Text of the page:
This is the date that you need to register for self-assessment. This process does differ depending on whether you are employed, or self-employed.  And, if you are self-employed whether you are doing it for the first time or whether you have submitted a self-assessment previously.

If you have never submitted a self-assessment before you will need to register online, and we advise that you complete it early this year as it can take time.  We anticipate potential delays due to the circumstances surrounding Covid-19.   

Once HMRC have received your registration, you will receive a letter from HMRC confirming your 10 digit Unique Taxpayer Reference which enables you to set up your account for the Self-Assessment online service.  Please keep this safe as you are likely to use it for this tax year and those in the future.

If you are self-employed and have previously completed an online self-assessment you will need to complete as CWF1 Form.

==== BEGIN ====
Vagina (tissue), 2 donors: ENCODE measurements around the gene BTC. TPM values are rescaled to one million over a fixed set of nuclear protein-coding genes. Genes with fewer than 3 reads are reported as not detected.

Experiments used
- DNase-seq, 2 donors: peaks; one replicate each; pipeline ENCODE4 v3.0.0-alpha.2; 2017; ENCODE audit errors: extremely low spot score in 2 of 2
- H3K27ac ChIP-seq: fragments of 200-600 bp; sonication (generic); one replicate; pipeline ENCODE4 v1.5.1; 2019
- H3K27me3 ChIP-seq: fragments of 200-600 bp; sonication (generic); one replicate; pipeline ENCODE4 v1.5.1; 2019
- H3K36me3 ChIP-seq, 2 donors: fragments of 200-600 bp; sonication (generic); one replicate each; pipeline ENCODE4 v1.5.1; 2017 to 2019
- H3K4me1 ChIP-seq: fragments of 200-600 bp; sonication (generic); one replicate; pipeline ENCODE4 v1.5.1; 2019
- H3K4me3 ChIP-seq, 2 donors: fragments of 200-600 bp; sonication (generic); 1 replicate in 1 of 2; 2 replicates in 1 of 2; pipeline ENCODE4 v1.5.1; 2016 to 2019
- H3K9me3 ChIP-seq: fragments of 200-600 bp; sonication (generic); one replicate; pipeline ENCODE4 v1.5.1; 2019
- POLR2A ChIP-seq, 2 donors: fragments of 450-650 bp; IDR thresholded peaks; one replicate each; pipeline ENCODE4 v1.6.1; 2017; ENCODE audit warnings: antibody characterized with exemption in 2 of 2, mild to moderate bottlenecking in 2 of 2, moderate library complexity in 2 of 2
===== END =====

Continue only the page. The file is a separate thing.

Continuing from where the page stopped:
If you are not self-employed have earnings beyond your employment income you will need to complete a SA1 form.  This will identify what other income you have that you need to pay tax on including not just the income from your employment but also your pensions, savings, any rental income, income from Trusts or Employment benefits.

Midnight 31st October 2020 – This is the paper self-assessment tax return deadline 

This deadline is three months earlier than the digital method of completion if you wish to submit a printed self-assessment form.  Only 700,000 of the 11.7 million people who complete a self-assessment now do this by post and we do anticipate a gradual running down of this service as HMRC becomes increasingly digital. It is likely that this service will stop eventually. We recommend you consider moving to a digital submission sooner rather than later as a result and Klarity Tax can help you with this.

That said, the good news that is if you do miss this deadline you still can submit your tax return digitally up to three months later.